Two weeks ago Sunday we had the blind man who followed after Christ, shouting “Jesus, Son of David, have mercy on me!” and incidentally giving us the Jesus Prayer (Luke 18:35-43). Last week the Canaanite woman petitioned Christ for her daughter’s healing, crying out, “Son of David, have mercy!” (Matthew 15:22). Today Zacchaeus the tax collector makes a scene by climbing a tree like a child to see Jesus pass by. The Church has given us these three accounts to teach us how to prepare for Lent, with examples of humility.

These people all grabbed attention by what they did – so how is that humility? I’ll get to that in a moment.

Normally when we think of pride, we think of seeking attention, demanding affirmation. When we are driven to seek attention or praise, when we’re entitled and superior and think highly of ourselves, we label that whole category Pride. When we come to confession and we’ve made room in our hearts for thoughts of superiority, judgment, correcting others, feeling conceited and satisfied by whatever good we’ve done – we confess all that and call it pride.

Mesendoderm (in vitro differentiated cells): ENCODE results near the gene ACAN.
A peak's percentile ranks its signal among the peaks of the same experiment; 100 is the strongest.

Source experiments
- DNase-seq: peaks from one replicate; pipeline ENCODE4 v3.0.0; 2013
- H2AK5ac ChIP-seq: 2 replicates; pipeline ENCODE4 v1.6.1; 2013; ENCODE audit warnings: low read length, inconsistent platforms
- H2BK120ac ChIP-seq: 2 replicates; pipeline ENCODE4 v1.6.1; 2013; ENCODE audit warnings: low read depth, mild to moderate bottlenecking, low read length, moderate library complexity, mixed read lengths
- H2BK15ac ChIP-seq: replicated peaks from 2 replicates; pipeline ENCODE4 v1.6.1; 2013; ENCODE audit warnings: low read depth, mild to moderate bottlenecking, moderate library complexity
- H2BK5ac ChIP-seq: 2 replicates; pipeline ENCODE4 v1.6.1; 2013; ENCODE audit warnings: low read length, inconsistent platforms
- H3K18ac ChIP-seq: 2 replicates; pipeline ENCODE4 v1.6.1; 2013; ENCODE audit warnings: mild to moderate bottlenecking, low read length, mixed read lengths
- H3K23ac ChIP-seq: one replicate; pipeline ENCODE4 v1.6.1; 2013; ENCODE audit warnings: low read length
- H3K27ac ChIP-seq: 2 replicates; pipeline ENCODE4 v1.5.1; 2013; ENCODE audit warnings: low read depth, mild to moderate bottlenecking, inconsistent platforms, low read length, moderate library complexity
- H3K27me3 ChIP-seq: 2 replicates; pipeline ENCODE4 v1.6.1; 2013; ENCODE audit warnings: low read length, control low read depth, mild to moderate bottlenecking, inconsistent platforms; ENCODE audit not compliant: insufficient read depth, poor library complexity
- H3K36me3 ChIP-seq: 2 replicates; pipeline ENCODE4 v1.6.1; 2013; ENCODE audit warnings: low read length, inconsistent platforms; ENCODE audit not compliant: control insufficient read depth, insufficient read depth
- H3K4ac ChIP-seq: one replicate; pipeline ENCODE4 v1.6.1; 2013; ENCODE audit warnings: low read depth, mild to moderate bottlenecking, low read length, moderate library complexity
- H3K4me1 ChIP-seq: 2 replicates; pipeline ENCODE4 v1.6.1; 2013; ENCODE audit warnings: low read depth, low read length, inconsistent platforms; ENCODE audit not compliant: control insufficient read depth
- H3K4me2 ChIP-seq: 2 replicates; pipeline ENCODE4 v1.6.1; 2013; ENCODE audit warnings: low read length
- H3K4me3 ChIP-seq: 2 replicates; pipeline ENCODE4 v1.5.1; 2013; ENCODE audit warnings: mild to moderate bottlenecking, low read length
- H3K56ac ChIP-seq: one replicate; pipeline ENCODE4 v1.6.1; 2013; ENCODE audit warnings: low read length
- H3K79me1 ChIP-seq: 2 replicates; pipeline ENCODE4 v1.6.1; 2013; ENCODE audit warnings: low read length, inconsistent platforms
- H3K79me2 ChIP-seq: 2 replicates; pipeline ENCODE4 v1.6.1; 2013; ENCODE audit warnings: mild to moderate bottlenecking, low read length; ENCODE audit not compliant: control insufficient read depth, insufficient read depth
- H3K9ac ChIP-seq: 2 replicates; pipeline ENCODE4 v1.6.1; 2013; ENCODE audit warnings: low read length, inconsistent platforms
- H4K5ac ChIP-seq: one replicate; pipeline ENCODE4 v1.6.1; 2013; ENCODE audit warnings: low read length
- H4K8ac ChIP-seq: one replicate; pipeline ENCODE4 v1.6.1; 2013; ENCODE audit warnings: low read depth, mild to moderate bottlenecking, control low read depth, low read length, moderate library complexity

Pride, at the heart of it, is excessive attention on ourselves. The opposite of love, which flows out like a river of living water, is self-attention which directs everything towards us. It can take the form of vainglory and self-exaltation – but it can also look like what our culture calls “low self-esteem.” Our meditation starts to sound like: “My sins and corruption are so big that I don’t see how God can forgive me. If people really knew me they’d turn away from me in disgust. Everything that’s happened to me has been my fault. I’m ugly and stupid and I’m going to hell and I deserve it.” There’s a lot of “I” in that kind of talk.